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How to Find the Statistics Used to Compile an Execution Plan

Published Wednesday, September 21, 2011 5:22 AM by Paul White

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Thiago Dantas said:

awsome!

September 20, 2011 11:40 AM
 

csm said:

How #@~€&^ do you know this kind of things?   :-)

Cooool!!!  

September 20, 2011 11:42 AM
 

Grant Fritchey said:

Hilarious! I just posted one talking about the fact that this information wasn't stored in the plan itself. Maybe we need to coordinate so I can send people over to you more directly. Ha!

Nice work.

September 20, 2011 12:08 PM
 

Paul White said:

Hey Grant,

Yes I saw it and went to leave the TF details in a comment there, but it didn't stick for some reason.  When I tried resubmitting, it said I had already left that comment.  So, I gave up and jotted the details down here instead.

Paul

September 20, 2011 12:20 PM
 

Paul White said:

csm,

I go looking for them :)

Thanks for posting the link on Grant's blog.  I must confess I'm not sure how being able to extract the stats_ids from the plan would help Grant or Gail - they'd still need to connect to the database to check the metadata for those ids.  Might as well extract the query text from the plan and use the techniques shown here...?

Paul

September 20, 2011 12:57 PM
 

Alejandro Mesa said:

Paul,

You know what, I have no comment.

Outstanding post!!!

--

AMB

September 20, 2011 2:10 PM
 

Luan Moreno said:

Paul White,

Your posts is always a great opportunity to descover new things. I'm big fan.

Tks Internal Man.....

September 20, 2011 2:36 PM
 

Paul White said:

@AMB, ha!  I have no reply to that!

@Luan, thanks so much.  Internal Man << that's great :)

September 20, 2011 3:01 PM
 

GrumpyOldDBA said:

hmmm . I echo the others - awesome! and how do you get to learn this type of stuff?  If your posts were a book I'm sure it would be a top seller, I constantly learn new stuff from your posts and I'm very grateful, thank you.

September 21, 2011 3:02 AM
 

John Alan said:

Paul,

Maybe you should consider renaming the blog from PFS to 'Page 1, 9'

It is becoming mandatory reading!

September 21, 2011 5:11 AM
 

Grant Fritchey said:

For some reason you were caught by the spam filter. I fixed it. Thanks again for posting this and at the blog.

September 21, 2011 6:14 AM
 

Ellon Peterkin said:

Great post. Just what I was looking for . Thanks!

September 21, 2011 3:51 PM
 

Paul White said:

@Colin: Thank you.  Sometimes I just get lucky messing about with SQL Server and find something I think worth sharing on the blog!  I would love to find the time and freedom to put something longer together one day - whether that's a book or a downloadable PDF I'm not sure yet.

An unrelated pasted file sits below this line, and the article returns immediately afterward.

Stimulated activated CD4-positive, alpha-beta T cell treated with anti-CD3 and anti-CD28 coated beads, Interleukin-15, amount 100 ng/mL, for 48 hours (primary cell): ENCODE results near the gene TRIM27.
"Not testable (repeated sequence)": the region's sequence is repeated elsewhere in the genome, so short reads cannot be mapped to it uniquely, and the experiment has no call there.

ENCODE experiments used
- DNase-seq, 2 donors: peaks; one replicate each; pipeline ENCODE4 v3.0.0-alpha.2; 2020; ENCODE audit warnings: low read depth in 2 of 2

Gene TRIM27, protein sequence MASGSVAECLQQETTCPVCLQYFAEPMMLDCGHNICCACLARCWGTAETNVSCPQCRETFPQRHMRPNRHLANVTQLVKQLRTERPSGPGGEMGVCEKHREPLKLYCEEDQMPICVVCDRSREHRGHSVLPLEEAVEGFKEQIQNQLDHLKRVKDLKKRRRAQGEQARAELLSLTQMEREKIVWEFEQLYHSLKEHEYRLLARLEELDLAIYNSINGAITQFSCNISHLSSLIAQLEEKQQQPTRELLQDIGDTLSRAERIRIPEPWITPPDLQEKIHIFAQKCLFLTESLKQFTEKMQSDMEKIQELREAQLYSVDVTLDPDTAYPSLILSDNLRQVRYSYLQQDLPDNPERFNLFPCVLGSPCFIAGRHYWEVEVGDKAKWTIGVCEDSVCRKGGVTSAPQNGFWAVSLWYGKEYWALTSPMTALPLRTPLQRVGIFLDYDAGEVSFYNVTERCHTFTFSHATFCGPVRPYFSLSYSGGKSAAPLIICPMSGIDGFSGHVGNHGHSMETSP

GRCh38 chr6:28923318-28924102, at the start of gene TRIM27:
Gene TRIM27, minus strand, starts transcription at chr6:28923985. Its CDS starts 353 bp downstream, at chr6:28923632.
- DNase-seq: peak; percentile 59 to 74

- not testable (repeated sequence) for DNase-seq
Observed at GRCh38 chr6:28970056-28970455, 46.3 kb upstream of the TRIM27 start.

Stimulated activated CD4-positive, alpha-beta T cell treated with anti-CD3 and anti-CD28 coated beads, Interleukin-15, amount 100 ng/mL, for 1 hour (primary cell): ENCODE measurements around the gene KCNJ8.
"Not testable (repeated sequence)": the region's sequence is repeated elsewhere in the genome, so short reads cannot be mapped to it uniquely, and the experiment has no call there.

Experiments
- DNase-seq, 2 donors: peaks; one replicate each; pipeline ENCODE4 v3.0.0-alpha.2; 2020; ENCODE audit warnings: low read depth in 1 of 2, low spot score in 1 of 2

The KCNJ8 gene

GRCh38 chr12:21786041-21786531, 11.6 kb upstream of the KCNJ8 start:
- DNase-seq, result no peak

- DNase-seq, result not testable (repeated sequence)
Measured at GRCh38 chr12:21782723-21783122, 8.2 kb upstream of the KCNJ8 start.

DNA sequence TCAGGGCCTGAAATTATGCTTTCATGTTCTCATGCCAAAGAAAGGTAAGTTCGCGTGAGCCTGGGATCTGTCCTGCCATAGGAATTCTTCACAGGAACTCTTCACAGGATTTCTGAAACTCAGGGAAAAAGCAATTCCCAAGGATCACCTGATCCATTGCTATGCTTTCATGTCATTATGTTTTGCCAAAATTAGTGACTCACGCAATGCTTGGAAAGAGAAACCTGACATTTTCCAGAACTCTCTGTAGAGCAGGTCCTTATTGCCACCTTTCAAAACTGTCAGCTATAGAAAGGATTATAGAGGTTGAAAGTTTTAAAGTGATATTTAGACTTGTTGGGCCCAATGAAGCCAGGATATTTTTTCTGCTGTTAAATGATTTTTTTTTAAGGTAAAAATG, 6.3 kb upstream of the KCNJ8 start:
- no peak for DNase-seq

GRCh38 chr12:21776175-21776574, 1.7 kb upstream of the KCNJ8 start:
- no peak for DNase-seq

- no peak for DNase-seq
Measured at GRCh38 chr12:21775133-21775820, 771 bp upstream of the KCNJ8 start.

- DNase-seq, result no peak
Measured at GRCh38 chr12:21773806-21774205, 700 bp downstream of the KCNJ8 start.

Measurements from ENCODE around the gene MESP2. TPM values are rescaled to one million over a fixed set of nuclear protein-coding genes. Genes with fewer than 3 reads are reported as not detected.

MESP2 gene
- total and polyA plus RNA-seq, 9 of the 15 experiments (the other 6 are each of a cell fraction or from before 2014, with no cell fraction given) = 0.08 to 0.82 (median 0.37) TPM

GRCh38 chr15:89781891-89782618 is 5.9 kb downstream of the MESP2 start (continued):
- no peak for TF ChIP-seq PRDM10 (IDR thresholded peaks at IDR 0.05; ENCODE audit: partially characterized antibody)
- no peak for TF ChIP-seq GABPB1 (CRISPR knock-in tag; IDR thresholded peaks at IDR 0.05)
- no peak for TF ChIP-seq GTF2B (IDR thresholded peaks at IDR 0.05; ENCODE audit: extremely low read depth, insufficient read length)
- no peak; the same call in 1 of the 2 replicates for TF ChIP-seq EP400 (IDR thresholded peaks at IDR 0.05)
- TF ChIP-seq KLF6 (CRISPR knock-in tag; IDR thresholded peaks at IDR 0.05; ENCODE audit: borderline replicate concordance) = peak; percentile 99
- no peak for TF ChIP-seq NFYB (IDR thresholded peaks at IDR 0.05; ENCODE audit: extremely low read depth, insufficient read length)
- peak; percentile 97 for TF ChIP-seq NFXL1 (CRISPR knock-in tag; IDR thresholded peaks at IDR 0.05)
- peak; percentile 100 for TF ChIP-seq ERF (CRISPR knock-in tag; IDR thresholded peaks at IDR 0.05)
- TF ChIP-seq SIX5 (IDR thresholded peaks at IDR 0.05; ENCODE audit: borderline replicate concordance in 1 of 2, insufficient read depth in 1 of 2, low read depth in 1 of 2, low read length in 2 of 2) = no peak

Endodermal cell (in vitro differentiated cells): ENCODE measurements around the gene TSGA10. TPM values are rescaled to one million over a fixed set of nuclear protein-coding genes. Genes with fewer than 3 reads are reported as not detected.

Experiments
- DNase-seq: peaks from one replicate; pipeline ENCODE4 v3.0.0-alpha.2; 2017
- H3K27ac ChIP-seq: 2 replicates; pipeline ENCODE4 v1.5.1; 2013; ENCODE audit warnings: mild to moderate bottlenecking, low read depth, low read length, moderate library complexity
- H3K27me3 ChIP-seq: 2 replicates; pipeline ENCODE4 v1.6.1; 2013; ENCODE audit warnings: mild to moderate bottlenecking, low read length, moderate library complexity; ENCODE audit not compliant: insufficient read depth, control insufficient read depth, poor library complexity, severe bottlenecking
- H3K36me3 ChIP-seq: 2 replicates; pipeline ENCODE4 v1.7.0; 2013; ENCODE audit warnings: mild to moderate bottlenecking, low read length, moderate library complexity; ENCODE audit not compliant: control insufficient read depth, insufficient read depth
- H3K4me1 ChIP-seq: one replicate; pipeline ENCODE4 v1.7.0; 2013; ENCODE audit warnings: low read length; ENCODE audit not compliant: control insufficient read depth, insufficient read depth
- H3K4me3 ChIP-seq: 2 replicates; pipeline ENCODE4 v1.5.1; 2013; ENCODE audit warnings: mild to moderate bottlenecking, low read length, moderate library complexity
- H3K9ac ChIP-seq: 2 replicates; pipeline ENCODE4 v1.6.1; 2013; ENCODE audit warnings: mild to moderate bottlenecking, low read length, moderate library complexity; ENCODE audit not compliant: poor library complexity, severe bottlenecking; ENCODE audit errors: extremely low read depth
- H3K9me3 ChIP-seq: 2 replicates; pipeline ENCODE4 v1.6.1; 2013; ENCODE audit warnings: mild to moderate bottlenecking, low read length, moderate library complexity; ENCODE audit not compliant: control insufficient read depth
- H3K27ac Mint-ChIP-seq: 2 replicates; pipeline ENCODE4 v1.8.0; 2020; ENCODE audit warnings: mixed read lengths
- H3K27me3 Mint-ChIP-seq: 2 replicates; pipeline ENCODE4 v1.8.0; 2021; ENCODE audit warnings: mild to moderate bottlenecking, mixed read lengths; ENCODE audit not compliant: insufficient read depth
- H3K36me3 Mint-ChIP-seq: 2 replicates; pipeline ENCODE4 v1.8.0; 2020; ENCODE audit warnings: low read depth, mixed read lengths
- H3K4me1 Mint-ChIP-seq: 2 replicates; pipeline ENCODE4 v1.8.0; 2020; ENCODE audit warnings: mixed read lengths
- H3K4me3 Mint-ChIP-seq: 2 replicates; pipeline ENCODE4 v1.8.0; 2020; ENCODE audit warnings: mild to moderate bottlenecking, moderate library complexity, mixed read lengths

@John: That's an excellent suggestion, I will consider it :c)

@Grant: How odd.  Thanks for fixing it up!

@Ellon: Cheers - I really appreciate your feedback.

September 23, 2011 9:04 AM
 

ALZDBA said:

Great post, Paul.

That querytraceon hint is what I've been looking for for a long time.

I know ... undocumented = handle with caution ... but will come in handy on test instances.

September 25, 2011 3:25 AM
 

Fabiano Amorim said:

Hi Paul, I've just blogged about that... there is another way... take a look here...

http://blogfabiano.com/2012/07/03/statistics-used-in-a-cached-query-plan/

Regards

Fabiano Amorim

July 3, 2012 5:19 PM
 

Paul White said:

Very cool Fabiano!  Thanks for sharing!

July 3, 2012 5:29 PM
 

Paul White: Page Free Space said:

Ask anyone what the primary advantage of temporary tables over table variables is, and the chances are

August 14, 2012 11:22 AM
 

Brett Shearer said:

Hi Paul,

Just used this technique to try and understand why statistics are applied differently for IsNull and Coalesce (which I could not find any info on). IsNull returns suboptimal estimates, whereas coalesce seems to be much more accurate.

3000 for isnull

11500 for coalesce

13000 real matches

The stats details returned by the trace flags were identical...

select count(*) from jobvoydestination

where

coalesce(JB_A_ARV, JB_E_ARV)>='1900-01-01 00:00:00.000'

AND coalesce(JB_A_ARV, JB_E_ARV)<'2012-11-16 00:00:00.000'

option (recompile, QUERYTRACEON 3604,QUERYTRACEON 9292,QUERYTRACEON 9204)

select count(*) from jobvoydestination

where

isnull(JB_A_ARV, JB_E_ARV)>='1900-01-01 00:00:00.000'

AND isnull(JB_A_ARV, JB_E_ARV)<'2012-11-16 00:00:00.000'

option (recompile, QUERYTRACEON 3604,QUERYTRACEON 9292,QUERYTRACEON 9204)

Stats header loaded: DbName: OdysseyAPOTRN, ObjName: jobvoydestination, IndexId: 7, ColumnName: JB_E_ARV, EmptyTable: FALSE

Stats loaded: DbName: OdysseyAPOTRN, ObjName: jobvoydestination, IndexId: 7, ColumnName: JB_E_ARV, EmptyTable: FALSE

Stats header loaded: DbName: OdysseyAPOTRN, ObjName: jobvoydestination, IndexId: 8, ColumnName: JB_A_ARV, EmptyTable: FALSE

Stats loaded: DbName: OdysseyAPOTRN, ObjName: jobvoydestination, IndexId: 8, ColumnName: JB_A_ARV, EmptyTable: FALSE

Stats header loaded: DbName: OdysseyAPOTRN, ObjName: jobvoydestination, IndexId: 15, ColumnName: JB_E_ARV, EmptyTable: FALSE

One thing is odd though - there appears to be two statistics stored on JB_E_ARV (7 and 15)?.

November 14, 2012 9:31 PM
 

James Lupolt said:

Hi there, it might be worth noting that (as you probably know by now, Paul, but readers may not) that TF 9204 and 9292 work in SQL Server 2012 now. I just tested with 11.0.3381. However, they did not work for me in SQL 2014 CTP2.

December 22, 2013 3:43 AM
 

James Lupolt said:

Sorry, feel free to disregard my last comment. I see what you mean about an official vs undocumented way of getting this information now. : )

December 22, 2013 3:46 AM
 

Paul White said:

Hi James,

2014 uses a new cardinality estimator; new trace flag 2363 shows a lot of information, including statistics being loaded.

Paul

December 22, 2013 4:56 PM

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